Do You Feel More Like Roommates Than a Couple? Learn How to Reconnect With Your Partner
Has the relationship between you and your partner become routine and stale? Do you seem to be merely co-existing? Now is the time to do something about it!
Although each relationship is unique, some common signs emerge when things go stale: feelings of separation or loneliness, an unfulfilling connection, a lack of communication, unproductive routines, and festering disagreements are among them.
It takes effort to bridge or overcome these pitfalls once they have developed. They won’t go away if ignored or left alone. Here are some things you can do to breathe some life into your relationship and learn how to reconnect with your partner, the one you fell in love with long ago.
Be generous with signs of affection. It could be a smile, a hug, or a kiss. Where kisses are concerned, a quick peck is okay, but when was the last time you shared a deep, passionate kiss—the kind you used to enjoy in your earlier days together? Dr. John Gottman, marriage and relationship expert suggests embracing in a six second kiss as a part of reconnecting with your partner. Try it!
Your love life is part of life, too. When your love life goes stale, part of your life has gone stale. Start slowly finding ways to reconnect with one another physically. Ask your partner what he/she would like and dedicate some time together. Start small with cuddling before bed, a back rub, or plan an intimate night together. It helps you connect on many levels.
Take Time for Yourself
Any marriage or life partnership is composed of two individual people. Together they’re a couple, but they’re still individuals. It’s important for each party of a couple to maintain his and her identities. Time spent working on hobbies, watching sports with friends, or attending a book club may help you develop your individuality.
Most couples benefit from time spent apart. Make an effort to cultivate relationships with friends and family. They help you maintain your identity. If nothing else, the time spent away from your partner will give you something to talk about when you’re together again.
Do you spend all of your time together just hanging out? Hanging out is okay, of course, but if all you do when you hang out is watch TV or read, you aren’t engaging each other in any meaningful way. That can drain the energy out of a relationship in a hurry.
If you’re going to be home together, challenge your partner to a game of Scrabble. Pull a new recipe from the internet and make dinner together. Have some friends over with a plan to eat dinner, play Catch Phrase (ever played it?—it’s a great time!), or play a card game.
You’ve heard it all before: it’s about listening. Why do you keep hearing that? Because you’re not listening! However, while good listening can’t be over-rated, it’s only half of the communication equation. Your partner isn’t a mind reader. If something is wrong and you don’t speak up, or if you beat around the bush with cryptic communications, don’t expect a desirable response.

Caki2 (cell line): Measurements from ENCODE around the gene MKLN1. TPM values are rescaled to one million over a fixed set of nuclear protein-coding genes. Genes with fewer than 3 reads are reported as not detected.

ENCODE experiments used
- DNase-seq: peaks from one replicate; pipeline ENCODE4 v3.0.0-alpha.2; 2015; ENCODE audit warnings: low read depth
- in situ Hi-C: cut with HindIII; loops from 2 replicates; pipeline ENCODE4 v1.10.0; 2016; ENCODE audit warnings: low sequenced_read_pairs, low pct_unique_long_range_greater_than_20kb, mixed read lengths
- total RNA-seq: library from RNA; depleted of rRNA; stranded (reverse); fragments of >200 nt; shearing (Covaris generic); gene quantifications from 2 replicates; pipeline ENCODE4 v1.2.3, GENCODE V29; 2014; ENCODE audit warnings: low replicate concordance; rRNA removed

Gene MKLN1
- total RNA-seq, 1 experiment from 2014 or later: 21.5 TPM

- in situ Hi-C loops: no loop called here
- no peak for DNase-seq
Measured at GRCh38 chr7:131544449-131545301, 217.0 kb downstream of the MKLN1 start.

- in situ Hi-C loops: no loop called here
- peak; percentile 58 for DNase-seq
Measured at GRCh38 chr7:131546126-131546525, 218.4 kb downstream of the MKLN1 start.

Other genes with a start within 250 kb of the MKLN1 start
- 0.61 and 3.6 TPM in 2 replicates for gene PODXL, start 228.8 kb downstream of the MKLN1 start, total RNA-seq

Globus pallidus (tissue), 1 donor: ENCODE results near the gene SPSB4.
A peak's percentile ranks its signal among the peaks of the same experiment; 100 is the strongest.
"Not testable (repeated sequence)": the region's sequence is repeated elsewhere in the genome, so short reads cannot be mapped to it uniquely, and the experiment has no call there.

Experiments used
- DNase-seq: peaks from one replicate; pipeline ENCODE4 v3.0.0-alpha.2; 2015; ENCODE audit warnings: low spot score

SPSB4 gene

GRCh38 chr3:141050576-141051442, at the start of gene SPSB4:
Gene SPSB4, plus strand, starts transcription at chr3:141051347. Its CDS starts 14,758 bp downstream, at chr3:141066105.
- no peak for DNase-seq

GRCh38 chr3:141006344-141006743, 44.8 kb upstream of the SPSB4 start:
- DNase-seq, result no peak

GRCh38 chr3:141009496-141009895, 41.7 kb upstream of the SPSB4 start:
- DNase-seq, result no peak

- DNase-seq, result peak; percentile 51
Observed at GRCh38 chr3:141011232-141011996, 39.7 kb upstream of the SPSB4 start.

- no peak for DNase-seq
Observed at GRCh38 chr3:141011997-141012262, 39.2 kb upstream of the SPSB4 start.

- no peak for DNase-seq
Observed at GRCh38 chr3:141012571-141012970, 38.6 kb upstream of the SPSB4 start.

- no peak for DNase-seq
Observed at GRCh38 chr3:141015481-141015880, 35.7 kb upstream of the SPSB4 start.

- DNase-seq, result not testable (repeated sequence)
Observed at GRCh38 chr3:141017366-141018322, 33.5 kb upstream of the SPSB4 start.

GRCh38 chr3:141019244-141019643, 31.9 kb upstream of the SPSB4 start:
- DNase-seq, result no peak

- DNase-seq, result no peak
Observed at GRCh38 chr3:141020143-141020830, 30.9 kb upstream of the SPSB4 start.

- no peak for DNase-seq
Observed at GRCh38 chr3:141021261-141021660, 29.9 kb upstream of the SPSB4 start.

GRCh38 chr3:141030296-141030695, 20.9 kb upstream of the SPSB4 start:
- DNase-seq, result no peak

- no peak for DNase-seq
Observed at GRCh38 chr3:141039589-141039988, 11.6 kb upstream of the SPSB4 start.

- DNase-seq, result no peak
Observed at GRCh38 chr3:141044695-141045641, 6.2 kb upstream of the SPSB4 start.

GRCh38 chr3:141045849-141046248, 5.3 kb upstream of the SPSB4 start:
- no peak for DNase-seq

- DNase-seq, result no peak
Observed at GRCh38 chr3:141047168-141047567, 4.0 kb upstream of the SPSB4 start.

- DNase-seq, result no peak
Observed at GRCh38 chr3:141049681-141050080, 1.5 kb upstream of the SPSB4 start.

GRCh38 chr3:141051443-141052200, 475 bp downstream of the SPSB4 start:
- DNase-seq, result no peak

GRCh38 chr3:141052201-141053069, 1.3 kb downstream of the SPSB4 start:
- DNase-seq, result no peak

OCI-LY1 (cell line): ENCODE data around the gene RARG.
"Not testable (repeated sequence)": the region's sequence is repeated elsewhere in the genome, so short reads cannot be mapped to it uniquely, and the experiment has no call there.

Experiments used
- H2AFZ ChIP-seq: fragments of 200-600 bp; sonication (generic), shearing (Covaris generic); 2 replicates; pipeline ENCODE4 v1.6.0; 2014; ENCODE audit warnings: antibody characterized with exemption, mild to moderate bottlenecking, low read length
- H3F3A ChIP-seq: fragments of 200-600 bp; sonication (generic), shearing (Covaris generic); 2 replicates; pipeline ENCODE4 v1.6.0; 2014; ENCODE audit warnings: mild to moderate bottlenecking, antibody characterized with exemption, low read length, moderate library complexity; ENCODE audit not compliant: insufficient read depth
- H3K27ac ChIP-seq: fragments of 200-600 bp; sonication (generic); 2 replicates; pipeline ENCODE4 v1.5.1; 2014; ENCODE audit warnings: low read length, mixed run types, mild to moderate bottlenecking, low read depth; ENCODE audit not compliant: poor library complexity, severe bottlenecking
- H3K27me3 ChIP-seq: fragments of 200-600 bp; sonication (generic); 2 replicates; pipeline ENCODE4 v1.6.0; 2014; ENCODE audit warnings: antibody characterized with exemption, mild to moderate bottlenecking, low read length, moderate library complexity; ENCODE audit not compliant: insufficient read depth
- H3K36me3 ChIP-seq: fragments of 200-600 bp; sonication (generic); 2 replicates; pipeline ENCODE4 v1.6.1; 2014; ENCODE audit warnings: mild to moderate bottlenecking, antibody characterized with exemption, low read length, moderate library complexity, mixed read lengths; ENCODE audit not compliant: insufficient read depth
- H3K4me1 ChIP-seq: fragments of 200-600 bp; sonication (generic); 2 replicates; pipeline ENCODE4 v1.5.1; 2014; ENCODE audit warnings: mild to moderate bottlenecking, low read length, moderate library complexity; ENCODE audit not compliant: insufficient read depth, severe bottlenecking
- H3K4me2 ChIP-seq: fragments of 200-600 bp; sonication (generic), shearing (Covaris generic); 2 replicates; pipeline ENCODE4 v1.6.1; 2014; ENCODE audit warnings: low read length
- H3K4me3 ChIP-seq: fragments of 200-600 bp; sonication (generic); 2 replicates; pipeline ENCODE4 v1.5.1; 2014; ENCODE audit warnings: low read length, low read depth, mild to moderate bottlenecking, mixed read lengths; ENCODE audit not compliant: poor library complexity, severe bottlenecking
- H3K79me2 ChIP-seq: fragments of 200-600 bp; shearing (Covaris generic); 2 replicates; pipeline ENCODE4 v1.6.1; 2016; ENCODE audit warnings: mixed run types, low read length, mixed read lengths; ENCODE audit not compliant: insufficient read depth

You don’t have to be curt or terse, but be clear and direct about what’s bugging you or what needs you have. If you leave it unsaid or unclear, you are inviting the problem to fester. That’s certainly not going to help your effort to reconnect.
Do Something New Together
When you experience something new and novel, you retain impressions and memories of the experience (some more than others). You remember who you were with. You remember the situational humor or humorous reactions to the unknown. Experiencing new things together is a great way to freshen old bonds.
You could go to a new restaurant together. Or take in the new museum exhibit. Try a new kind of food or a new dish. If you are more adventurous, maybe you could go mountain climbing, deep-sea diving, or learn to surf together.
While doing something new will help provide new bonding opportunities, doing something that used to make you both happy is good, too. Sometimes revisiting the good old times does wonders to freshen up bonds, too.
Practice Connection and Communication with Your Partner
If you’re looking to deepen or revive the connection with your partner, it’s never too early to meet with a couples therapist. Too often, people come to couples counseling when there are deep problems that have gone on for far too long. Rather, when things start to stagnate or you notice difficulties in communication patterns couples counseling can be a great resource. Think of couples therapy as an educational tool not a crisis management tool. Just as you might want to improve your tennis serve or professional skills, we can all benefit from learning more about how we communicate and connect. In fact, we probably receive the least amount of practical education in those areas. Think of your relationship as something that needs routine maintenance.
The Marriage Refresher Course Workbook for Couples provides an opportunity for you and your spouse to benefit from learning the basics of strong, connected marriages, no matter how long you’ve been married. If marriage disconnection is an issue for you, this can be a helpful tool to get you back on track together. This can be a great resource to bring in with you to couples therapy. Click here to view more details.
The Premarital Counseling Workbook for Couples is designed to help you embark on marriage with a strong relationship skill set. We encourage you to strengthen your relationship foundation BEFORE you tie the knot – to pack your toolbox for the inherent ups and downs of life. This can provide insight for discussion in premarital counseling. Click here to view more details.
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